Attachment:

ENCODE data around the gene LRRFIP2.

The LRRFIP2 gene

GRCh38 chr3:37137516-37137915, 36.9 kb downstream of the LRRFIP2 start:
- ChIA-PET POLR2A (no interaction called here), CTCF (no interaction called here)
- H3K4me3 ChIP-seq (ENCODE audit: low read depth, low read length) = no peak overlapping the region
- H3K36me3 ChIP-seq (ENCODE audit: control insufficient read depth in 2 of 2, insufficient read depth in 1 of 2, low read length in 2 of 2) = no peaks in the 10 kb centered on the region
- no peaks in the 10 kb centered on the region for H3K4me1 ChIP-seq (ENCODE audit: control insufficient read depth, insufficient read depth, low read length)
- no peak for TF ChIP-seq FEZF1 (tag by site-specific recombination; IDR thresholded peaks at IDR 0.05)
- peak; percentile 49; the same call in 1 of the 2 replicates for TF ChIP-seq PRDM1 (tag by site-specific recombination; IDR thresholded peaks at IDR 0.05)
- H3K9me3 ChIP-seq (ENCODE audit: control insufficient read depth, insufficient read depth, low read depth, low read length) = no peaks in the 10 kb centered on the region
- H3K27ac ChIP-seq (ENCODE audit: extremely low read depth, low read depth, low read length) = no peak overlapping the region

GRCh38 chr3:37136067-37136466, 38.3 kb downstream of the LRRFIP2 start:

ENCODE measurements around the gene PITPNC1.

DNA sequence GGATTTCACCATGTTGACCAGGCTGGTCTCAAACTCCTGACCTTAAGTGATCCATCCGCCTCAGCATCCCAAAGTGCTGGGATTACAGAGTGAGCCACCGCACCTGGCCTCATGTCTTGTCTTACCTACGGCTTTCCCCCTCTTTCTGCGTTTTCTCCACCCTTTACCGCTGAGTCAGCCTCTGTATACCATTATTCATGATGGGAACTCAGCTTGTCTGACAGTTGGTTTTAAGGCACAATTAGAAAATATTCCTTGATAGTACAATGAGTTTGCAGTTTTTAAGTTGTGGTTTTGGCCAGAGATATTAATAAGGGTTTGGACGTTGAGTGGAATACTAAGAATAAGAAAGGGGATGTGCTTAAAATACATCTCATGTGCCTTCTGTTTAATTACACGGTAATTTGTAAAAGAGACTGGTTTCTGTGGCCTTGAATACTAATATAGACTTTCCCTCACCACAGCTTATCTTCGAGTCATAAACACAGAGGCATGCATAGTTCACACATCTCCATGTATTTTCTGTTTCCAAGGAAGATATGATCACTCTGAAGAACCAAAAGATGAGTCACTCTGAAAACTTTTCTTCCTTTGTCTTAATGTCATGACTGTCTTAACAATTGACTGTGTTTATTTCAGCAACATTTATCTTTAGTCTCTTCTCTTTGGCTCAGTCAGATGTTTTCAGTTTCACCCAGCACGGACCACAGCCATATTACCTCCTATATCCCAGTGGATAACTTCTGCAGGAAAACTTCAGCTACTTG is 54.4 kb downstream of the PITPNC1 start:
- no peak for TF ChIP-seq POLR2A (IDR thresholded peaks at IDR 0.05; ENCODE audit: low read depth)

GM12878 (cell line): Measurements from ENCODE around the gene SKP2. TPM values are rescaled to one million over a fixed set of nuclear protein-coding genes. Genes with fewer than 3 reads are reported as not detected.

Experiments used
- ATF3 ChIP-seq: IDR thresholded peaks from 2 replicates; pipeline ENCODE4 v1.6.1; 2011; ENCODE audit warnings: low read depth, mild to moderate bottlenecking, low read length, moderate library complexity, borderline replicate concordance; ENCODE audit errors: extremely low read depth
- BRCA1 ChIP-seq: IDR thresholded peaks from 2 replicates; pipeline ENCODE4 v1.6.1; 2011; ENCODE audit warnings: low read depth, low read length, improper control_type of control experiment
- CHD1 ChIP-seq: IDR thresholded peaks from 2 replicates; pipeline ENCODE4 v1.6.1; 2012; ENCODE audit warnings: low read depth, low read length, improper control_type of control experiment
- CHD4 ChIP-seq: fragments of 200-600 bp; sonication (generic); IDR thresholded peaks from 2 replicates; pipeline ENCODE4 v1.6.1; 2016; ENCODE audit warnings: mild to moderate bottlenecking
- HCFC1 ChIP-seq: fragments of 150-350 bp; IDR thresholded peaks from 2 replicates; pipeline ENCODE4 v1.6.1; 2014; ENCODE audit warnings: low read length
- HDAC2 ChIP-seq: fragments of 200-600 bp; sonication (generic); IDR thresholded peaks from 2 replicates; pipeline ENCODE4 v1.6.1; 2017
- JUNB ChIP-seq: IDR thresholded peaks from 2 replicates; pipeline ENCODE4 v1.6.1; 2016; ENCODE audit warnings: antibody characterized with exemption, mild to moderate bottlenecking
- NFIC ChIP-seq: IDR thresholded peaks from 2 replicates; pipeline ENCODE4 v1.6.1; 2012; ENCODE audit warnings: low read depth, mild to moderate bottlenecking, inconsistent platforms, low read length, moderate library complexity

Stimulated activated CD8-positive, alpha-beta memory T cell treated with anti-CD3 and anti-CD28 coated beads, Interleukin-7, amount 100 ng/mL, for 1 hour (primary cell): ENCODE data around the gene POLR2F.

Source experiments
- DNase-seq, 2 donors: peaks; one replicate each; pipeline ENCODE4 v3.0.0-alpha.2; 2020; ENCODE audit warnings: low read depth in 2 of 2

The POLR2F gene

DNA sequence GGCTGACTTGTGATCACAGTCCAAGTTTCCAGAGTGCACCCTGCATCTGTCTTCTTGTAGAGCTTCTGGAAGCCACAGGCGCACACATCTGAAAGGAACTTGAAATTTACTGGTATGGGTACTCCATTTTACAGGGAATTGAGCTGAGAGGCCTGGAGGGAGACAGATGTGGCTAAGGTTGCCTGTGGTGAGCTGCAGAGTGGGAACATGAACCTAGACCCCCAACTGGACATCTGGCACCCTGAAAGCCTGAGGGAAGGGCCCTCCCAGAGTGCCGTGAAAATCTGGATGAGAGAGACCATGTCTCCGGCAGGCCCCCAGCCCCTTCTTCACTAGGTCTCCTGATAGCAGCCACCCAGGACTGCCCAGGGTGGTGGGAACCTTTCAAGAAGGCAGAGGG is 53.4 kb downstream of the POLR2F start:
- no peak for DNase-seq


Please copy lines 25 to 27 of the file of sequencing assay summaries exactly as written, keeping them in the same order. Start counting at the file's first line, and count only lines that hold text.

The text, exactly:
- NFIC ChIP-seq: IDR thresholded peaks from 2 replicates; pipeline ENCODE4 v1.6.1; 2012; ENCODE audit warnings: low read depth, mild to moderate bottlenecking, inconsistent platforms, low read length, moderate library complexity

Stimulated activated CD8-positive, alpha-beta memory T cell treated with anti-CD3 and anti-CD28 coated beads, Interleukin-7, amount 100 ng/mL, for 1 hour (primary cell): ENCODE data around the gene POLR2F.

Source experiments